The revised Draft National Sports Development Bill has sought to declare persons against whom criminal charges have been framed under section 228 of the Criminal Procedure Code, to be ineligible to contest elections of the National Olympic Committee (NOC) or the National Sports Federations (NSF).

The Draft Bill, presented by the Chairman of the Working Group, Justice Mukul Mudgal, to the Union Sports Minister, Jitendra Singh, here on Wednesday, has also covered various aspects including the eligibility of sports persons to represent the country.

Though conceding that the right to select a national team is derived by a NSF from being recognised by the respective international federation, the Sports Bill has stated that in order to represent India in international events and for the right to use ‘India’ or ‘Indian’, the concerned national federation has to comply with the chapters, ‘Elimination of unethical practices in Sports’ and ‘Applicability of Right to Information Act’.

It has also been clarified that only Indian citizens will have the right to represent India.

An Appellate Sports Tribunal has been proposed with the selection committee consisting of the Chief Justice of India or his nominee judge, Secretary, Department of Sports, and the President of the National Olympic Committee.

It has been suggested that all cases involving the NOC and NSFs be transferred to the Sports Tribunal, with the permission of the Supreme Court or the High Court, as the case may be.

Along with it, an Ethics Commission has been prescribed to enforce a Code of Ethics in accordance with the International Olympic Committee (IOC) Code and the principles of the Constitution of India.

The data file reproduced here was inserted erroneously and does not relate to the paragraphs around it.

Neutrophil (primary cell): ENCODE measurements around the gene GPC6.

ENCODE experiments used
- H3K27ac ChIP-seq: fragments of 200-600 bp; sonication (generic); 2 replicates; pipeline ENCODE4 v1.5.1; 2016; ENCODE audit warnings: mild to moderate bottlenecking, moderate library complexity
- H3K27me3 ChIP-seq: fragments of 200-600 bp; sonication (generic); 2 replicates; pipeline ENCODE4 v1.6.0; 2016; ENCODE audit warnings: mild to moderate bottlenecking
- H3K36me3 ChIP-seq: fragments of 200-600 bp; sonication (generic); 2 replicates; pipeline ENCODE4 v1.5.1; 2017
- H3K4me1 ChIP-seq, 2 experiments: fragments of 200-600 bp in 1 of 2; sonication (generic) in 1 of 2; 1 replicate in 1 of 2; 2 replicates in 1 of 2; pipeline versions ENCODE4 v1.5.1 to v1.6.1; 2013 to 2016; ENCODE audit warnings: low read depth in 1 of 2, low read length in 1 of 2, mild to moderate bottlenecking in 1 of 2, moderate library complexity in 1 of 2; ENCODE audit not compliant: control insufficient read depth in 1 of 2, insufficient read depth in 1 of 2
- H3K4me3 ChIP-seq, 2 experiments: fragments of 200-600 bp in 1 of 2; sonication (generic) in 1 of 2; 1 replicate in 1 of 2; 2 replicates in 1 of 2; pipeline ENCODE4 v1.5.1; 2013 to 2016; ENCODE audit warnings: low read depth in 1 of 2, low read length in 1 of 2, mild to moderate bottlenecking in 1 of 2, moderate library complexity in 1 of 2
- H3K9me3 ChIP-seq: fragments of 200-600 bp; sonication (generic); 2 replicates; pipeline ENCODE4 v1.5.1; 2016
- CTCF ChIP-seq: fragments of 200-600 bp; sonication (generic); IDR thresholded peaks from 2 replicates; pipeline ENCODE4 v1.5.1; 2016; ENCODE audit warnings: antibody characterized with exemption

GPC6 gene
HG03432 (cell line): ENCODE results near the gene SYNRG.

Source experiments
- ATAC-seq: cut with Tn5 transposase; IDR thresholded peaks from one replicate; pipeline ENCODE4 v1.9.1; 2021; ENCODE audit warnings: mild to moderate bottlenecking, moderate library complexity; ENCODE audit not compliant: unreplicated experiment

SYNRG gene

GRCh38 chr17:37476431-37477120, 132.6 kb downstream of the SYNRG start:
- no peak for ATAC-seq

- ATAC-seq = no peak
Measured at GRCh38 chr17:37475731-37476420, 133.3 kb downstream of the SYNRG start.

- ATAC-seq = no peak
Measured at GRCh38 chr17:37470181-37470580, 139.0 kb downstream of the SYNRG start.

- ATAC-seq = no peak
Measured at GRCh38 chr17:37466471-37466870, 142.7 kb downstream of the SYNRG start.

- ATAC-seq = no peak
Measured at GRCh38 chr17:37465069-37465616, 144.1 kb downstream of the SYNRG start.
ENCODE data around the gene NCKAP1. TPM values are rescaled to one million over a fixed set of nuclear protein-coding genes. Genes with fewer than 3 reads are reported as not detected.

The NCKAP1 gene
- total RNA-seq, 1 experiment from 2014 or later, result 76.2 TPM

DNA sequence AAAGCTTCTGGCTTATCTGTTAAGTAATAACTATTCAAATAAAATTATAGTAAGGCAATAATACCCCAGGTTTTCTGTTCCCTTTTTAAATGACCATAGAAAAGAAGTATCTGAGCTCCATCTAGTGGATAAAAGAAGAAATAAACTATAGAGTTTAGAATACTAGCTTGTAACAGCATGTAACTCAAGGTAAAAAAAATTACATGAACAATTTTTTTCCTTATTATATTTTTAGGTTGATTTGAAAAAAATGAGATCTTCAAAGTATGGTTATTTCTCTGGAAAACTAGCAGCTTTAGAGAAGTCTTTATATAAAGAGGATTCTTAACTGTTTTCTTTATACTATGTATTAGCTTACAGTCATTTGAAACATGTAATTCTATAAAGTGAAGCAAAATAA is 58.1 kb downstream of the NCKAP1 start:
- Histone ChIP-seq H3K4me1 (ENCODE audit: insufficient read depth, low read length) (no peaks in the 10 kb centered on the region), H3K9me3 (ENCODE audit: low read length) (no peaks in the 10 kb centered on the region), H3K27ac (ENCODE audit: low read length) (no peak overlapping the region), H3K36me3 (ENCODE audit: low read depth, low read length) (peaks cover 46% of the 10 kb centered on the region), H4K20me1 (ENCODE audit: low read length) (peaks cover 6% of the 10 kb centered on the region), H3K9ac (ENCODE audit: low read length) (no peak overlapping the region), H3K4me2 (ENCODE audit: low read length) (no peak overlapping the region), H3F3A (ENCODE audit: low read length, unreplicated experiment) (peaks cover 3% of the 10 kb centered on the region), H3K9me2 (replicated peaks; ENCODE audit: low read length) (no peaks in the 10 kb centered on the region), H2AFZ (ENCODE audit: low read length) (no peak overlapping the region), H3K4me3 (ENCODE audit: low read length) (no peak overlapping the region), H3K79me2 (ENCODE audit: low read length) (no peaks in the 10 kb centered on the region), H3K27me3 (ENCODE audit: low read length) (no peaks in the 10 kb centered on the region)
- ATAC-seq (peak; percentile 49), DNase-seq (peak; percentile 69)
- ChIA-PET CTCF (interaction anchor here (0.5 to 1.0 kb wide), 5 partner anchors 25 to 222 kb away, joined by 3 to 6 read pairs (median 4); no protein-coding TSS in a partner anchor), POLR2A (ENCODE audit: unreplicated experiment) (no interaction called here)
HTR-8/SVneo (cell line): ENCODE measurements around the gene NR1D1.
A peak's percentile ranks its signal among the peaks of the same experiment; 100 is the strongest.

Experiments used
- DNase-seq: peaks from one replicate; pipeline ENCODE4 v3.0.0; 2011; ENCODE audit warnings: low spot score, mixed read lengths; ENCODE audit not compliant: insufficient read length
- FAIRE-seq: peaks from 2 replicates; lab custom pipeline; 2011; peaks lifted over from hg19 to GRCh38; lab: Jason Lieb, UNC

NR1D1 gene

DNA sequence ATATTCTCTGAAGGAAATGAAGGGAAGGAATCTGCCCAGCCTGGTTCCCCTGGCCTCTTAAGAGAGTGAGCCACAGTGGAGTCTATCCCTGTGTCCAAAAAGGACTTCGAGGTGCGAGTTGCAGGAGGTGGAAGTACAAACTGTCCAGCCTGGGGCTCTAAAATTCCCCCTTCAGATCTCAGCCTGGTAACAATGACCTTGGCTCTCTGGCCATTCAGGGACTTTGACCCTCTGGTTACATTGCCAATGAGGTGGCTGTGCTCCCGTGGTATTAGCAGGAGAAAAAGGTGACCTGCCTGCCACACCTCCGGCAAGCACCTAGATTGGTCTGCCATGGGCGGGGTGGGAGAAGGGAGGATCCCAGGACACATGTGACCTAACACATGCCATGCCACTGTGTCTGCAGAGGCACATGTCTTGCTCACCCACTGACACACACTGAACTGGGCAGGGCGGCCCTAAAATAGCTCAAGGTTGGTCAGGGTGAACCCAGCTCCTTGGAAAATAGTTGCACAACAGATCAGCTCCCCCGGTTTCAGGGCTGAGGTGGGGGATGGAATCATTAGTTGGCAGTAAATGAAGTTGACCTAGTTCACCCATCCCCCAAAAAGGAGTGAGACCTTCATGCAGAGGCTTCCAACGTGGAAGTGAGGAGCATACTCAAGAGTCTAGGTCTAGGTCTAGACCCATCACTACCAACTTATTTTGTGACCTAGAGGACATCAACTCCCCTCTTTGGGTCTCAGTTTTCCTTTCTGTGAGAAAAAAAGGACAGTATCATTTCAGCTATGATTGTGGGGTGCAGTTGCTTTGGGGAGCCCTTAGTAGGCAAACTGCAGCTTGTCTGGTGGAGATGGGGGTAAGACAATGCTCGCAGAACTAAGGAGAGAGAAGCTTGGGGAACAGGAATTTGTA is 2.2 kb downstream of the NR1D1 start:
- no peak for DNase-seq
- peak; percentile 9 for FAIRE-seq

A Sports Election Commission has been proposed, to conduct elections of the NOC, NSFs and the Athletes Commission.

Quite understandably, the recognition of the International Sports Federation and the NOC, has been fixed as the primary requirement for the recognition of an NSF by the Union Sports Ministry. Moreover, any federation that gains funds from the government directly, or indirectly, will have to be accredited by the government.

It has also been specified that all NSFs accredited to the government need to comply with the stipulations that: (i) office bearers retire at the age of 70 years; (ii) athletes nominated by the Athletes Commission are included in the executive body; (iii) there is at least 25 per cent of athletes in the executive body with voting rights; (iv) ensure at least 10 per cent of membership of either gender in the general body.

Except for the president who is allowed three consecutive terms, none of the other office-bearers would be eligible to contest a third term, immediately after completing two successive terms.

Nobody would be allowed to be an office-bearer in more than one sports federation at a time.

The Athletes Commission will advise the NOC and NSFs, among others, on developing the sport, training and competition schedules, athletes grievances, selection and technical criteria, logistics and administration support.

The Union Sports Ministry has published the Draft National Sports Development Bill on its website for comments of the stake-holders and the public. A copy will be sent to the IOC for its comments.